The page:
|Lojban For Beginners — velcli befi la lojban. bei loi co'a cilre|
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Many human languages — English among them — divide sentences into two parts: the subject, and the rest. In mainstream linguistic parlance, these get called the noun phrase and the verb phrase. (We've mostly managed to avoid so far the kind of grammar talk that might have sent shivers down your spine at school. Don't worry, this won't hurt a bit...)
Now the thing about subjects is, we tend to talk about them a lot. In fact, it's not unusual to string together a series of sentences, each with the same subject. From sentence to sentence, you keep saying what the same person did, or was. This means you're keeping the subject constant, and changing the rest of the sentence.
This makes for an obvious shortcut: rather than repeat the same subject in two sentences, keep everything in one sentence, with a single subject, and join together the two 'rest-of-the-sentences'. For example, why say Nick went to California. And Nick stayed there for three years, when you can join them together as Nick went to California, and stayed there for three years?
Lojban, being spoken by human beings (ostensibly), is not immune to this kind of pressure. Strictly speaking, Lojban doesn't have noun phrases and verb phrases. However, it does have zero or more sumti in front of the selbri, and then a selbri followed by zero or more other sumti. The selbri with its trailing sumti can be considered the tail of the bridi (corresponding to the verb phrase), where the initial sumti (if any!) are its head (corresponding to the noun phrase).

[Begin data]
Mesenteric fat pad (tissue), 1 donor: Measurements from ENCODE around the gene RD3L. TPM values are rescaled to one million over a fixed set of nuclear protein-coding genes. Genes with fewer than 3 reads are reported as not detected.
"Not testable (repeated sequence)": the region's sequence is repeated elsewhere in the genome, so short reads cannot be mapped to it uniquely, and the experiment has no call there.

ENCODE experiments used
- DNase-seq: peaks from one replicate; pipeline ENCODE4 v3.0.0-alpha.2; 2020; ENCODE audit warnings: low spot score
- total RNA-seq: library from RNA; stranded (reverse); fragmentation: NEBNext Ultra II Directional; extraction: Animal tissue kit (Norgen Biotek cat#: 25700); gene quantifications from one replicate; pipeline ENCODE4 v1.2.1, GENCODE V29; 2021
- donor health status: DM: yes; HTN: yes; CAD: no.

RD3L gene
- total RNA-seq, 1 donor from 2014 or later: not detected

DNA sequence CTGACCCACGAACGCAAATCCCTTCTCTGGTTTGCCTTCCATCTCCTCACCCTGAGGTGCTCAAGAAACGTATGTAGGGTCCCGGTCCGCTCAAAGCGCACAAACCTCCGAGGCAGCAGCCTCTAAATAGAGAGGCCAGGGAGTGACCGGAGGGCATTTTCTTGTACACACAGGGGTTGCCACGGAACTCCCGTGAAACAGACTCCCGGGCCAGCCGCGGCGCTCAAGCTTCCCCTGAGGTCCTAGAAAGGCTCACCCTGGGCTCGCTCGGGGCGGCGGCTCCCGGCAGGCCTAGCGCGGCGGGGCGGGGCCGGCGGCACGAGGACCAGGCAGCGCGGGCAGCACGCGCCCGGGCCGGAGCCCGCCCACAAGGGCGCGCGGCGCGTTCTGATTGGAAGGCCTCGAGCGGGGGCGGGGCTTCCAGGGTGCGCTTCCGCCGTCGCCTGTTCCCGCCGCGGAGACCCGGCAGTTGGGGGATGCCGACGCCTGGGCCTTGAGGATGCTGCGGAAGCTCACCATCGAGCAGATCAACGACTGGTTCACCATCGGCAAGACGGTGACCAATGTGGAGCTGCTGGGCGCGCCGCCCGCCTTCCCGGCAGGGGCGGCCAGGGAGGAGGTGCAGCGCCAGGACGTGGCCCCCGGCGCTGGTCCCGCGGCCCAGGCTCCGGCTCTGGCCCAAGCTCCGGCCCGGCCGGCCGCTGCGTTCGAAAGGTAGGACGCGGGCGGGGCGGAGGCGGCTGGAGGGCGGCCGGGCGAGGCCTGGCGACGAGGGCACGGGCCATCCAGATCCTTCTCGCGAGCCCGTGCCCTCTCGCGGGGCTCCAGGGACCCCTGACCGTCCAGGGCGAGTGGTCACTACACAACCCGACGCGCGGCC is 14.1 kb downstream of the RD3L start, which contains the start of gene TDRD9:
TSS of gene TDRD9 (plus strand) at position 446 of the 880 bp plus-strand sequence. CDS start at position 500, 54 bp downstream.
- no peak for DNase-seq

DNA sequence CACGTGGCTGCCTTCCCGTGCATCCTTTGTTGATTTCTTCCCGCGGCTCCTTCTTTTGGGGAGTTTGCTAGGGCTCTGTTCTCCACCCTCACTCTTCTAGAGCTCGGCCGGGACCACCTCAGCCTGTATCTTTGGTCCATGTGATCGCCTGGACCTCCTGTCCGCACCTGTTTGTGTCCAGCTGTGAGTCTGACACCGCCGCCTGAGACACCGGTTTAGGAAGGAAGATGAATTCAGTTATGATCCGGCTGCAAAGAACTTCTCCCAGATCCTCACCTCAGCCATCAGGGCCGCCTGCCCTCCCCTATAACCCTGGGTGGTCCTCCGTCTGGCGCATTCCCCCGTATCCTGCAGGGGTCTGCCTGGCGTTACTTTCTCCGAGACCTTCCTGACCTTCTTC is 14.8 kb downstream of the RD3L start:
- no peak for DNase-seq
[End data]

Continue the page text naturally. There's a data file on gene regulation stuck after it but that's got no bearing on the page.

Lojban allows you to join bridi-tails using a different series of logical connectives. sumti connectives start with vowels, and tanru connectives add a j in front of them. bridi-tail connectives add a gi' instead. So the bridi-tail connective version of AND is gi'e.
So what is this good for? Quite simply, you can take sentences like
and change them into the much more stylish
.i la nik. klama la kalifornias. .ije la nik. stali la kalifornias. ze'a lo nanca be li ci
— or, indeed, the even more stylish (and much less like English)
.i la nik. klama la kalifornias. gi'e stali la kalifornias. ze'a lo nanca be li ci
You'll be seeing a lot of gi'e in Lojban for that reason.
.i la nik. la kalifornias. klama gi'e stali ze'a lo nanca be li ci
Note: ze'a as a sumti tcita? Sure, and you shouldn't be surprised at this by now. Anything that can be used as a tense can be used as a sumti tcita, and vice versa. Since ze'a as a tense specifies duration, as a sumti tcita it introduces the duration of the bridi. So it corresponds precisely to for in English.
x1 is brother of/fraternal to x2 by bond/tie/standard/parent(s) x3; [not necess. biological]
x1 is equal/congruent to/as much as x2 in property/dimension/quantity x3
x1 (person/mass) attacks/invades/commits aggression upon victim x2 with goal/objective x3
x1 is captain/commander/leader/in-charge/boss of vehicle/domain x2
x1 interacts/behaves socially with x2; x1 socializes with/is sociable towards x2
x1 is a senator representing x2 in senate x3
x1 satisfies evaluator x2 in property (ka)/state x3
x1 (person/object/event) is famous/renowned/is a celebrity among community of persons x2 (mass)
x1 (agent) promises/commits/assures/threatens x2 (event/state) to x3 [beneficiary/victim]
x1 is old/familiar/well-known to observer x2 in feature x3 (ka) by standard x4
x1 is married to x2; x1 is a spouse of x2 under law/custom/tradition/system/convention x3
x1 obeys/follows the command/rule x2 made by x3; (adjective:) x1 is obedient
x1 has the power to bring about x2 under conditions x3; x1 is powerful in aspect x2 under x3
Combine the following pairs of Lojban sentences into a single sentence. Get as many common sumti as possible into the bridi-head. Use conversion liberally.